Nature Notes for June 2021

The first Cuckoo that was reported to me at last came from Steve Western who heard one at Sherfield Oaks golf course, so along with his first Swallow ‘spot’ he is chief reporter
again!

Yesterday, 9th May, another was heard calling in Up Nately and has been most of last week apparently.

However, I know that there was also a Cuckoo more locally, on the Millfield, who is nicknamed ‘Colin’ and has been turning up for the past 7 or 8 years around North Hampshire and Surrey. He is recognised because of his very accommodating behaviour, instead of being usually heard and not seen, Colin loves to pose for photos especially if some food offerings are nearby. One can only speculate how many lady Cuckoos he may have charmed during his Spring visits!

I tempted fate last month by suggesting that as Spring warms up the garden, one might come across a Slow-worm or two. Well, flippin ‘eck, April and early May have only been suitable for brass monkeys and the wild swings of hot days (in the sun) and freezing nights have caused havoc with fauna and flora. A Facebook memory of a year ago reminded my better half that we had a wisteria in full flower and my greenhouse was bursting with bedding plants all wanting to be planted out. Not only has the wisteria only just begun to bud but I’ve lost hundreds of small bedding plants despite fleecing and paraffin heaters! The chilly nights certainly meant our resident hedgehogs were hungry so we replenished our stock of a suitable crunchy pellet food which seems to go down well. I am now supplying small packs of this so ring or email me if you’d like some. It’s priced at £2.50 for 400gms.

Sadly, not everything can cope with late spring frosts, typically vulnerable are chicks trying to fledge and Terry MacAnish confirmed his worse fears that the brood of Blue Tits in his camera box had all perished just 5 or 6 days after hatching. Overworked parent birds are stuck between trying to find enough food, difficult enough, and brooding the featherless youngsters. Eventually, neither is enough to save the babies and I'd imagine this scene is currently being played out in thousands of nest sites across the country.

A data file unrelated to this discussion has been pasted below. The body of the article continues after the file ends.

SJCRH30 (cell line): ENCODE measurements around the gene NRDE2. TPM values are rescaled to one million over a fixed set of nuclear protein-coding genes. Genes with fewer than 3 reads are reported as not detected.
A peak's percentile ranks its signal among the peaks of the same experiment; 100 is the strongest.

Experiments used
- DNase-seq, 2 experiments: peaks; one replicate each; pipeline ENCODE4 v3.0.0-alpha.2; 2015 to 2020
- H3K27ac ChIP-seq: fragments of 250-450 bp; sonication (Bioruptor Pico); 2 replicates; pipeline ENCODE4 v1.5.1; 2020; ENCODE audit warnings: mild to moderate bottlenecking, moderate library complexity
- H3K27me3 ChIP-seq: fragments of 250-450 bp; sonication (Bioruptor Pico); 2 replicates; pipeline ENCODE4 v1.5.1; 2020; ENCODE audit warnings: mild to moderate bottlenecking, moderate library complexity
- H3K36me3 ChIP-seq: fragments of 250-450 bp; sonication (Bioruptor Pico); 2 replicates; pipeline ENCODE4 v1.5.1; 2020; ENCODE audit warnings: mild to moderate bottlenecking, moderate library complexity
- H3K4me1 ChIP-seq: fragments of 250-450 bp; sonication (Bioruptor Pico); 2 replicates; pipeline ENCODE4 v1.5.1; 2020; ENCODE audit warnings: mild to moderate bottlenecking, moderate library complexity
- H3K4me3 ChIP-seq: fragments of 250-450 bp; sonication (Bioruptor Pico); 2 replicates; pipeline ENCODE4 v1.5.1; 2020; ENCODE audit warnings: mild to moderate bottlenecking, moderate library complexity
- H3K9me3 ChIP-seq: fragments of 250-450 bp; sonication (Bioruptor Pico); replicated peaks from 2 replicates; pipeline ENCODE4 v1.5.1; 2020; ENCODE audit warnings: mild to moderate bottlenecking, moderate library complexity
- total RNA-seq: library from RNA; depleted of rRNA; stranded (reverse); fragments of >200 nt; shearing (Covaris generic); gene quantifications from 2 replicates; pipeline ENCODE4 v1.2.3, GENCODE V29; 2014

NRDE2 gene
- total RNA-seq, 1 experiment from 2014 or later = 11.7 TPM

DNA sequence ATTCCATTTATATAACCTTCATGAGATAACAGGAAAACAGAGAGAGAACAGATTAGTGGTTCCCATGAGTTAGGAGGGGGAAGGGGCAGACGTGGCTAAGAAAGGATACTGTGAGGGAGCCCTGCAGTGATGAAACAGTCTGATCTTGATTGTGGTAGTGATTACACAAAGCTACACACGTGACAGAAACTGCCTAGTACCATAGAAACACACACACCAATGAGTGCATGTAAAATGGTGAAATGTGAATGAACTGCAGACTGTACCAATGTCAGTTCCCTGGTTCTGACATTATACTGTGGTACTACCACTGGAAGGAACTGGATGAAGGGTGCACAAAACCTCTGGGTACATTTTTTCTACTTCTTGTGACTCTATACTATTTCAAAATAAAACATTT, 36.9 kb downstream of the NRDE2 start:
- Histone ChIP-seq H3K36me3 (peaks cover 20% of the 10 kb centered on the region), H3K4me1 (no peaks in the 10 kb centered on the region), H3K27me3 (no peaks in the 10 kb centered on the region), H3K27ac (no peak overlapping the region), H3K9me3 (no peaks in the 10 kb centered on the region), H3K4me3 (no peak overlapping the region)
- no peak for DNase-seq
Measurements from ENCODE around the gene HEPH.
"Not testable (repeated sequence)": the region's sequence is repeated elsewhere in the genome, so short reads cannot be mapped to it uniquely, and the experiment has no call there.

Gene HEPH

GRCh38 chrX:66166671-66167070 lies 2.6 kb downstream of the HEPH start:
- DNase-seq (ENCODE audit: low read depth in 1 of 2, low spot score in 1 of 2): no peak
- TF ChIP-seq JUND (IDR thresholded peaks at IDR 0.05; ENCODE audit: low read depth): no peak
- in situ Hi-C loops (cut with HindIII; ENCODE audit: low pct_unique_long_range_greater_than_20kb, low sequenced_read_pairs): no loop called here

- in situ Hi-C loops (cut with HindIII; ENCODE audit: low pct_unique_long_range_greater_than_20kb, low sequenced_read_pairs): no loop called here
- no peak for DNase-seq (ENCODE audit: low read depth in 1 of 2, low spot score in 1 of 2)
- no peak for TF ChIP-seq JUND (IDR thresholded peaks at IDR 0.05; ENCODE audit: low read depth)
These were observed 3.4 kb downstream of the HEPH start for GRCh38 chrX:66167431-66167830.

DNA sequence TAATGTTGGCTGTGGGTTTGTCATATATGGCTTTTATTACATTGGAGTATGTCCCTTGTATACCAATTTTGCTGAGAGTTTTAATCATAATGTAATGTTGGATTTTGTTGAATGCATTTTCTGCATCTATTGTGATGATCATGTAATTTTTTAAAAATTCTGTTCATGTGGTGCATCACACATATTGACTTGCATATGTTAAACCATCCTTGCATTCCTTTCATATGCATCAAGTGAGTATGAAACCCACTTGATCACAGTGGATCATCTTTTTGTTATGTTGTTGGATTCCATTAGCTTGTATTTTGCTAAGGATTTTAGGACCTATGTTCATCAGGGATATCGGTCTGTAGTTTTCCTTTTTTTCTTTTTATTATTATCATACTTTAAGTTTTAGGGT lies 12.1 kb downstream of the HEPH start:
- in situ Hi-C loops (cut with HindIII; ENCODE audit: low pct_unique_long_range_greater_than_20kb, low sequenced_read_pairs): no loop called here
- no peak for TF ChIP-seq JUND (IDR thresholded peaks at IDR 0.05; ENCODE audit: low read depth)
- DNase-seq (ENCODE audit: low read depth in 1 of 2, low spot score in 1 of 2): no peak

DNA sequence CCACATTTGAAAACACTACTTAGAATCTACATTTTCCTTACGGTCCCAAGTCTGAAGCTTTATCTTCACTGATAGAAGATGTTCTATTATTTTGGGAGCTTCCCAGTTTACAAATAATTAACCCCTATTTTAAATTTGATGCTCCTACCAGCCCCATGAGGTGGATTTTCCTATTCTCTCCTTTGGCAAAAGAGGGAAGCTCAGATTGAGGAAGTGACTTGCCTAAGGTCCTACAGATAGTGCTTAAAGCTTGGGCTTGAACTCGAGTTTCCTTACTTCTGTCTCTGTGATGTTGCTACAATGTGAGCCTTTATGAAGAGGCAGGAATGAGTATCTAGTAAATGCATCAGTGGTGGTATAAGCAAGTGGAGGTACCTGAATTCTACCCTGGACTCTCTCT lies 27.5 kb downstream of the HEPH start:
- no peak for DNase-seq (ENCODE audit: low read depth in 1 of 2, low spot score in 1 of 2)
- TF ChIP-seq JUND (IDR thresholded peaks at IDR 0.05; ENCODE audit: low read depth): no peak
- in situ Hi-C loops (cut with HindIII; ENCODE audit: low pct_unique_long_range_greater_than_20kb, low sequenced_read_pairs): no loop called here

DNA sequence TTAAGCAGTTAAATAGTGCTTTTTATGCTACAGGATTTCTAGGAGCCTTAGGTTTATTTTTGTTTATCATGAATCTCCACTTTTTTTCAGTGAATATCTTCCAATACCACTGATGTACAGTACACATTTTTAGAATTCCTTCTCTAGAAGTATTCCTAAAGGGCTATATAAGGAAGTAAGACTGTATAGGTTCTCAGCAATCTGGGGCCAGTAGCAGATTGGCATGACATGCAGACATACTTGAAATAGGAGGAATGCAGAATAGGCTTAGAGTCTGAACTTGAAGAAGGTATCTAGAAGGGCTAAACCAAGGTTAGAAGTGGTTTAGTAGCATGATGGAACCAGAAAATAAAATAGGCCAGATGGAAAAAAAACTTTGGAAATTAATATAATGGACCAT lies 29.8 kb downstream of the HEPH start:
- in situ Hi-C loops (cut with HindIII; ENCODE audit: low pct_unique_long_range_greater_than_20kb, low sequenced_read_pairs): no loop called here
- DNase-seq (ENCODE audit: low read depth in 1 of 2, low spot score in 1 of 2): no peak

One of our nest boxes was (again) taken over by bumblebees but not the friendly sort. These are Tree Bees which only appeared in the UK some 15 years ago and they are feisty to say the least. The box they’re occupying is on the side of a shed and even opening the door and stepping inside alerts and agitates them so I’m being very careful. The box is covered with pollen so that’s a write-off next year I think.

Migrants are trickling in and best of the bunch were a Redstart (pictured), Willow Warbler, Wheatear and Whitethroat plus a Ring Ouzel stayed over near Lodge Farm whilst on his passage ‘up north’.

Some other super photos again this month from Jim Andrews (a stunning Redstart on the front cover), Phil Males and Tony Fendall so it was hard to choose what goes to print but the Purple Orchids growing n Wade Road, found by both Phil and Jim, gets pride of place. Shame then that the next day many were mown down by the councils sub-contract verge maintenance chaps. Grrr!

 

Rick Bourne

Don’t forget to send all your nature-related photos to rickbourne@yahoo.com or naturenotes@basinga.org.uk.. Ring 01256 321108 for news.

For all your bird food requirements, order it from me at ‘Bird Drop-ins’ use the former email address or ring me on 07900 648675 to place an order or get a form.

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